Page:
Faculty Profile: Harsh Jain
When new faculty member Dr. Harsh Jain was attending high school in India, he had no idea he would go on to flourish in an exciting career in biomathematics. Dr. Jain describes his career choice as a "happy accident"-during high school he showed a strong dislike for mathematics but didn't know what other major to declare in college. Advised that with a mathematics degree he could pursue anything he chose, he passed his qualifiers for pure math and then stumbled into biomathematics, thinking, "Who had ever heard of biomath?"
After high school, Dr. Jain continued onto St. Stephen's College, at Delhi University in India, where he acquired a Bachelor of (Honors) Mathematics degree. He continued to the University of Cambridge, where he received another Bachelor of (Honors) Mathematics degree. At that point, Dr. Jain had thoroughly changed his view of mathematics, advancing to the University of Michigan to work towards his Doctorate in Mathematics. While in Ann Arbor, he worked under Tracy Jackson, a mentor whom Dr. Jain names as someone he greatly admires. In fact, Jain is grateful for the career course he chose due in part to the opportunity he found in working with her. Under Jackson, at the University of Michigan, his dissertation topic was "Multiscale Models of VEGF-Medicated Molecular Signaling Pathways."
Jain made his way to The Ohio State University, where he acted as a postdoctoral scholar at the Mathematical Biosciences Institute. Dr. Jain appreciates this experience because it gave him the chance to delve into his own research without narrow guidelines. His biggest complaint at OSU? "You can't get a good cup of coffee anywhere," he says. Leaving OSU to complete a visiting postdoctoral fellowship, Jain was able to follow mentor Helen Bryne to the Oxford Centre for Collaborative and Applied Mathematics at the University of Oxford. There he continued his research, developing new mathematical approaches to meet the challenges of translating insight from modeling into clinical practice. His research interests include the use of mathematical modeling to understand complex biological phenomena, with a focus on biomedical applications such as cancer growth and treatment, physiological and pathological angiogenesis (blood vessel growth), and foreign body response to implanted biomedical devices. His work on bridging the divide between modeling and clinical practice has recently been accepted for publication in Proceedings of the National Academy of Sciences, featured on the National Science Foundation and National Cancer Institute websites, and has appeared on a number of medical news websites.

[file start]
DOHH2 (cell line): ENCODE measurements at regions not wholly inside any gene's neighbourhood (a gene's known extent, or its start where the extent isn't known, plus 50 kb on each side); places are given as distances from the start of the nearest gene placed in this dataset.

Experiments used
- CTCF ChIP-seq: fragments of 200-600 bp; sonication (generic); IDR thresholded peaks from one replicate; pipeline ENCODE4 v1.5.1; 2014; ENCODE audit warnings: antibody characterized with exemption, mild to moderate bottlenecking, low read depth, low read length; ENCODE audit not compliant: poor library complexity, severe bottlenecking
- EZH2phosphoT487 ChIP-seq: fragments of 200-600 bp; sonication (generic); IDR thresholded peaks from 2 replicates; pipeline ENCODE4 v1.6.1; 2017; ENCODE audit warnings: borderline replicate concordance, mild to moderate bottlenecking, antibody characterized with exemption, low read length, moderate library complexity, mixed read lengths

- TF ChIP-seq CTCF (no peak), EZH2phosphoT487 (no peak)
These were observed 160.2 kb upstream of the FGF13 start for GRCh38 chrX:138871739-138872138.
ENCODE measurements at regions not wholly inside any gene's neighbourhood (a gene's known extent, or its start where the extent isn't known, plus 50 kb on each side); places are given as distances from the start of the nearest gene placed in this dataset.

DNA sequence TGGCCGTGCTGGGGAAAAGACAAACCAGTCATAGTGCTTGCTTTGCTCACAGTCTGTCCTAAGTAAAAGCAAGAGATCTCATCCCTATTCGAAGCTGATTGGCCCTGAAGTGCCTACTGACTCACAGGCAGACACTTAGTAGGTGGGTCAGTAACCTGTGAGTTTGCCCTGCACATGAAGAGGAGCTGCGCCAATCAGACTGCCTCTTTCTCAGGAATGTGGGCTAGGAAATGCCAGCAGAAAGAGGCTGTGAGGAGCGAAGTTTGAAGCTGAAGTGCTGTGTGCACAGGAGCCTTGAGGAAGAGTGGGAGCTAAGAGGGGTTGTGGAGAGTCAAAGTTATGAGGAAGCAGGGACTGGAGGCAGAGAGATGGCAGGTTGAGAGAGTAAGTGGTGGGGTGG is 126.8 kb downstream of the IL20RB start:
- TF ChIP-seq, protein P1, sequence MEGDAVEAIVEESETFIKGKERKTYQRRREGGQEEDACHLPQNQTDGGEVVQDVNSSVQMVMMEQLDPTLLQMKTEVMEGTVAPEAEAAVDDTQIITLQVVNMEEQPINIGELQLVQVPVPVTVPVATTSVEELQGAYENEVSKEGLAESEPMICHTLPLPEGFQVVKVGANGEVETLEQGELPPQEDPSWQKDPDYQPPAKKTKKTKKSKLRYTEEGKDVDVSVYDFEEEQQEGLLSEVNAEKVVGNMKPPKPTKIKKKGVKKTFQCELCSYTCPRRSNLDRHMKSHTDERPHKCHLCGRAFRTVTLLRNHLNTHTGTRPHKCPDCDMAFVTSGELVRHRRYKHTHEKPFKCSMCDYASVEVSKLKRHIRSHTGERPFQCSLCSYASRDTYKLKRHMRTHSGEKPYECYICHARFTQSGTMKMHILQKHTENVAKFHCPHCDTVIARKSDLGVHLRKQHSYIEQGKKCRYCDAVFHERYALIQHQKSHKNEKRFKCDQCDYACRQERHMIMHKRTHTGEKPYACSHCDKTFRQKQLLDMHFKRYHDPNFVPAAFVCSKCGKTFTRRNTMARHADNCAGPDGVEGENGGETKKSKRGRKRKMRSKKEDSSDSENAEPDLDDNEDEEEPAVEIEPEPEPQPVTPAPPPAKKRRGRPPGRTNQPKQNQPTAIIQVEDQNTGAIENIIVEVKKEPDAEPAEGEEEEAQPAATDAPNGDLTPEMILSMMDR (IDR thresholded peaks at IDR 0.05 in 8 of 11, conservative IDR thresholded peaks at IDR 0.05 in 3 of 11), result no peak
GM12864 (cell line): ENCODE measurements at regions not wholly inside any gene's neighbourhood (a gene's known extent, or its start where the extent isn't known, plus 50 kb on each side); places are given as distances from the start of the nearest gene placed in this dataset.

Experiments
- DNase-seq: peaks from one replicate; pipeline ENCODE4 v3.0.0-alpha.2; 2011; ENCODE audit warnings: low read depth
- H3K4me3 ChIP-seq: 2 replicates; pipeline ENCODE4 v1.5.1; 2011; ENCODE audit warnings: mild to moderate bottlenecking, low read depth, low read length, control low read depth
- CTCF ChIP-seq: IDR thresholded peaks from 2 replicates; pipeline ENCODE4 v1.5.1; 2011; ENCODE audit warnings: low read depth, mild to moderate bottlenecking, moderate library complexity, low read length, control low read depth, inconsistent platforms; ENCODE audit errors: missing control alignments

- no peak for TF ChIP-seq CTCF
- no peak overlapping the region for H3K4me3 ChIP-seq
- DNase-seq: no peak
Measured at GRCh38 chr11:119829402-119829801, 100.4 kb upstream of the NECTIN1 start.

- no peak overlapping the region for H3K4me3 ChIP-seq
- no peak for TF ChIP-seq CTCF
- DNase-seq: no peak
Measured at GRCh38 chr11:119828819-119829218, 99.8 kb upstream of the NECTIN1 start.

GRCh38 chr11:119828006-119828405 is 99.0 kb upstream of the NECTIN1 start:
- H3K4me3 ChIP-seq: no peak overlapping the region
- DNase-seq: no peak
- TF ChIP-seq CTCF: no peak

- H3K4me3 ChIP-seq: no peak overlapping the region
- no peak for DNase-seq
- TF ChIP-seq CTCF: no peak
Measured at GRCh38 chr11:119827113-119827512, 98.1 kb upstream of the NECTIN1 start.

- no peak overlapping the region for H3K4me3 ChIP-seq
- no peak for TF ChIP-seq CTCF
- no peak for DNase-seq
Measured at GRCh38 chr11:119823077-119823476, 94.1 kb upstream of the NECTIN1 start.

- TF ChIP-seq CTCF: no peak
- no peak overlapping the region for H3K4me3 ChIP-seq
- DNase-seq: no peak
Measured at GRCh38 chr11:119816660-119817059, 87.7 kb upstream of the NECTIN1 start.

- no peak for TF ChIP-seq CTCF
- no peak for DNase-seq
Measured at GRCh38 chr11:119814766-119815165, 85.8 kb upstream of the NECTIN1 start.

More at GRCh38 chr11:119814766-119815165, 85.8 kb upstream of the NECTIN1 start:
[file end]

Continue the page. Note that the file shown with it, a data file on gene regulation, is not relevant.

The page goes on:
Unlike most of my peers, I only applied to places I wanted to go Harsh Jain
Even before Dr. Jain came to Florida State University, several factors attracted him-the strong Biomath department, the great math faculty, and the fact that FSU had paved the way as one of the first schools involved in cancer research. In the current job market, which has left many post-graduates and instructors applying to a large number of institutions, he has distinguished himself by carefully choosing and applying to those institutions that strongly appealed to him. "Unlike most of my peers, I only applied to places I wanted to go," he says. After Jain sent out about twenty applications, FSU beckoned with the opportunity to work with cancer models, growth treatments, new targets, and wound healing.
While Dr. Jain's career is just beginning, his favorite career moment thus far has been "seeing the obvious application of research in the results." Although researching cancer treatments and developing models is a major part of his work, instructing also figures prominently. "Good teaching engages the class. It inspires a lot of questions; the message gets across. It motivates students to think further and gets students interested because the instructor conveys their interest in the subject."
It's fortunate for Florida State University that Dr. Jain has brought his research and teaching philosophy to our campus. As a teenager, he intended to join the Indian Foreign Service because of the opportunities it afforded to travel and see the world. Thankfully, he followed the advice to explore mathematics, and has just begun to enjoy the city of Tallahassee, the research prospects available to him, and the beautiful campus at Florida State.